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Expert Answers to Biz Questions

Listen in! Pick up some expert advice to a reader's question that we selected from CyberSchmooz.

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The Biz Question

I'd enjoy comments and input on employers' assessments of employees who have elderly family or child care responsibilities. What are companies doing to assist employees with these issues? If nothing, why hasn't this been made an employee-assistance issue?


Answer from our Guest Expert Allison Gaea Jucha of Yes!Coaching

Dear Carol:

Although more companies are responding to increasing employee absenteeism due to family problems with an arsenal of human resource-based programs and benefits -- such as job sharing, flextime, child care savings funds -- the message remains: life and work are separate and must remain so.

But while there's been no widespread "cure" for the segregation of home life and work, increasing numbers of people are demanding real solutions to the issues of work and family care. More and more small and large companies are becoming models to follow, and several life/work professionals' organizations are available to help employers and employees work together to answer questions and provide solutions.

Often, the real issue for employers is an assumption they'll lose time and money by providing life/work balance options for employees; however, companies are finding out that nothing could be further from the truth!

You can help companies you work with by exposing them to the many cost-effective options available to them as they provide expanded services for their employees.

Learn from a Family-Friendly Company

VeriFone Inc., with its headquarters in Redwood City, California, is one of the most integrated models of life/work balance in the country. Primarily a virtual company, almost all of its employees telecommute. VeriFone has designed technology and organizational development into a business art form. Using extranets, e-mail, and teleconferencing, the business gets done. Employees are discouraged from doing business "outside" of traditional business hours, such as during dinner time, and managers will check in with employees to make sure that work-at-home doesn't become all-consuming. The company has family programs as well, including VeriPals, a penpal network of employees' children who live all around the world. (Pretty nifty, huh?)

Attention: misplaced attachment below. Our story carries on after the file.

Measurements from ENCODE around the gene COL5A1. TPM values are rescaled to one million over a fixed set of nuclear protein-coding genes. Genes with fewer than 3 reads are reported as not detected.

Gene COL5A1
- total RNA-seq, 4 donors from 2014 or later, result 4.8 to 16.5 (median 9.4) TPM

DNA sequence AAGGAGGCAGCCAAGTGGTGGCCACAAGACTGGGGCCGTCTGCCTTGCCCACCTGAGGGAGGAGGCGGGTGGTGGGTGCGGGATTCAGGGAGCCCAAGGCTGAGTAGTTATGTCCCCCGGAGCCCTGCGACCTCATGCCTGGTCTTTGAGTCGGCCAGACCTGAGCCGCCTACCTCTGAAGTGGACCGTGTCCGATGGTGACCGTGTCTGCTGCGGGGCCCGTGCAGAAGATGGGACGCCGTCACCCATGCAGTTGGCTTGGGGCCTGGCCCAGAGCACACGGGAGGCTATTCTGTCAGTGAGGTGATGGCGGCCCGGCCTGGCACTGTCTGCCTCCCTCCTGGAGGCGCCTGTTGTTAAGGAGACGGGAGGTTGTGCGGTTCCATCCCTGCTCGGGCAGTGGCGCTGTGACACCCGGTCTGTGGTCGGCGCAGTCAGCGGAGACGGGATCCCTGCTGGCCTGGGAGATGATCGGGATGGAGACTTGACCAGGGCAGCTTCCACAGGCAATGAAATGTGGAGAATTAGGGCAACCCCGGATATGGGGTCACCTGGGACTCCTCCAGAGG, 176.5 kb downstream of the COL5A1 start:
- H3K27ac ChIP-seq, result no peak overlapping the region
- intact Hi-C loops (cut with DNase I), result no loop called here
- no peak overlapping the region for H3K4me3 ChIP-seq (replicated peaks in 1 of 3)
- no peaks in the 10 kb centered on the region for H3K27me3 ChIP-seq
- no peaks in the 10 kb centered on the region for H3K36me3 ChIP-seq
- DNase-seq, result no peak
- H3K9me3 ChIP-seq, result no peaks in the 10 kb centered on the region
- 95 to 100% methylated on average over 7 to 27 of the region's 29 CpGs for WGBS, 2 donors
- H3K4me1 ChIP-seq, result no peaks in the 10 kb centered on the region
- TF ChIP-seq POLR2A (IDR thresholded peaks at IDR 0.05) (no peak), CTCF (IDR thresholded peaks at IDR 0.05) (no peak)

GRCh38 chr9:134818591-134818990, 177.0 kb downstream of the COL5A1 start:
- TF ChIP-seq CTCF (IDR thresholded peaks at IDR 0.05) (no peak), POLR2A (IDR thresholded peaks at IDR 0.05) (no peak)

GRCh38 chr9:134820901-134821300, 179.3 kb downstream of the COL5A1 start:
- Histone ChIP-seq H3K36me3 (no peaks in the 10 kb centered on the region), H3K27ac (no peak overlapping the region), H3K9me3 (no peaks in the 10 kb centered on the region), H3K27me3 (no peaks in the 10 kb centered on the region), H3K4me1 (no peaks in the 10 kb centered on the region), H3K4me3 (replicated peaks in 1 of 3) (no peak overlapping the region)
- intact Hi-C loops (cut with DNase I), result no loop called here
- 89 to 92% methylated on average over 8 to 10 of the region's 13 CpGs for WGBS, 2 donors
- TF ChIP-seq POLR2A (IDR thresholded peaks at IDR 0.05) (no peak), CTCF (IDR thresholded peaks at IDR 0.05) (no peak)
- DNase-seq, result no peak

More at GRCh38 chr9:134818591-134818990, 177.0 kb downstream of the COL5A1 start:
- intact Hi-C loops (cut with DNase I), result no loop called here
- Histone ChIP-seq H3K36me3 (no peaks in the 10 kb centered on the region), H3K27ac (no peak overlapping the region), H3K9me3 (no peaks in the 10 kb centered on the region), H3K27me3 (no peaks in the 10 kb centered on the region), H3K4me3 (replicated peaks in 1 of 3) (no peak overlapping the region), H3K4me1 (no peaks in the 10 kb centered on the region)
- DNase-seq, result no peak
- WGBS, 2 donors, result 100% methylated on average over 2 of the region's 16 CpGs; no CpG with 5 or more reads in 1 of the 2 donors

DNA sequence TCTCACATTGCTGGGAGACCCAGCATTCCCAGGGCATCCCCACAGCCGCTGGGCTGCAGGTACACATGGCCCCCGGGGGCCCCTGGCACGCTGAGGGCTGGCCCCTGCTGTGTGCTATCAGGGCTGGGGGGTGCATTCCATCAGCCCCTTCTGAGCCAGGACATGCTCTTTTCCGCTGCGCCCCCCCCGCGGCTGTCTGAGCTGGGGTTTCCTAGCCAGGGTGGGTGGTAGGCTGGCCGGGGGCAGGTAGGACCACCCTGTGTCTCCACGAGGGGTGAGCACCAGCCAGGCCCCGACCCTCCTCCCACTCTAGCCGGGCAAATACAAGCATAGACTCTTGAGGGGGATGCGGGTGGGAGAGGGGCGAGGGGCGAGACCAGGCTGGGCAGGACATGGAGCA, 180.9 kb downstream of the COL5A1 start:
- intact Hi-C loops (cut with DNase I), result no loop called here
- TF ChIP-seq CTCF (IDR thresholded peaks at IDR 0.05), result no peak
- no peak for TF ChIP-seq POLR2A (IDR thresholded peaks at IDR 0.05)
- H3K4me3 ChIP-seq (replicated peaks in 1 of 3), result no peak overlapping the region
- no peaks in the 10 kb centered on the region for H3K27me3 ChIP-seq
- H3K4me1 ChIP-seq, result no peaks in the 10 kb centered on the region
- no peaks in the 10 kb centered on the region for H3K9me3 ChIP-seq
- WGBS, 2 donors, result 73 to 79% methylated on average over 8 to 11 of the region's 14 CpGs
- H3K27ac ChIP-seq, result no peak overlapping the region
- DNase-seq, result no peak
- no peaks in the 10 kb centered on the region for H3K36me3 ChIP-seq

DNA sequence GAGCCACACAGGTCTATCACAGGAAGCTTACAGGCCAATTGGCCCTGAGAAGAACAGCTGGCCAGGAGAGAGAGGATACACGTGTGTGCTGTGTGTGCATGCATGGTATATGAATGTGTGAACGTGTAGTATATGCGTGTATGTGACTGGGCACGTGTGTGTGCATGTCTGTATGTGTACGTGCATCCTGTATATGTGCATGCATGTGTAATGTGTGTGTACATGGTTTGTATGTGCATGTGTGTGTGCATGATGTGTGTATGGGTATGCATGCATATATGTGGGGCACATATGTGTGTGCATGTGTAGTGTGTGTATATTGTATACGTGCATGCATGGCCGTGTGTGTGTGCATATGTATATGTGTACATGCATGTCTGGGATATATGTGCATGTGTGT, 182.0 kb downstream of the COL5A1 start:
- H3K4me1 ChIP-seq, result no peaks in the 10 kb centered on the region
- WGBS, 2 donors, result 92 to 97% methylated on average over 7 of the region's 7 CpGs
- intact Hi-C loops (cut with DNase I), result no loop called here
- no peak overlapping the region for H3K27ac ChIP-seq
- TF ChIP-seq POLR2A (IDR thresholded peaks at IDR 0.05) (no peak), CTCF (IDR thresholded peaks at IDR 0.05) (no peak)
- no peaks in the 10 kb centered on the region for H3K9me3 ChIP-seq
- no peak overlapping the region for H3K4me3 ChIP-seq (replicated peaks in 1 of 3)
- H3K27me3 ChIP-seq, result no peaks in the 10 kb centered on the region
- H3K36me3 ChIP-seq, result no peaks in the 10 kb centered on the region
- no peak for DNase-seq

You can read about other such companies in biz magazines, too! For example, every year, Working Mother magazine reports on the Top 100 Family-Friendly Companies in the U.S. These companies are rated concerning benefits, flexible scheduling options, pay, child care assistance, and more.

Likewise, at your local bookstore, you can check out how "green," family-friendly, and socially responsible company founders are writing their own stories. In the biz book section, at least ten books at a time relate the growth of these companies, such as Tom's of Maine, the Body Shop, and the Republic of Tea. Because they began with a vision of cooperation and profit, they tend to hire those with a vision for their own lives. Businesses using enlightened business practices appreciate employees who don't compromise in their own lives and are willing to do what's best for themselves and their families.

Human Resource Departments

All human resource directors are aware of the myriad of programs available to help employees who are caring for other family members. While whole programs may not be currently available within the company, they may be initiated due to increased need or applied in a case-by-case fashion. In other words, just because you can't see it in the benefits book, doesn't mean it isn't an option.

Once the employee has established a need and a plan (based on the company's benefits package or the employee's ingenuity), the first place to go is his/her manager or supervisor. This person knows employee success at the company directly impacts the bottom line of profitability. If employee and business needs can be matched and met, there is usually little argument from either side about any changes that may need to take place.

Professional Work/Life Consultants

The best place to find help with establishing child- and elder-care assistance is on the Web. Tune to for the Alliance of Work/Life Professionals. The members' list includes organizations like the ElderCare Helpline and Work/Life Solutions. Businesses who use such services, or have growing family service programs, are also members.

This type of consultancy is best described in Working Mother's March 1998 issue in an article called, "The Problem Solvers." Services provided may include help with parenting to financial assistance, even relocation help and school searches. The article sites NationsBank (St. Louis) as estimating a savings of 14 to 18 hours per employee using work/life consultant services. Their VP for work and family is quoted as saying, "[using these consultants] saves our company a great deal more than we spend on it."

Government Assistance

Last, but not least, employees can look to state and federal assistance programs to help pay for dependent care. Some companies are also receiving help from local or state government in the form of tax breaks as incentive to establish assistance programs or on-site daycare programs.

This issue isn't going away. Historically, taking care of the family has always been "fit into" a schedule of hauling water up to ten times a day for cooking and cleaning (1820); factory work (1910); or modern employment by commute. Rarely have we seen a viable solution in our history as we serve as both caregivers and monetary providers. But we're demanding that work and life no longer be treated as separate issues. And companies are responding slowly, but favorably.

Good luck with your biz! 

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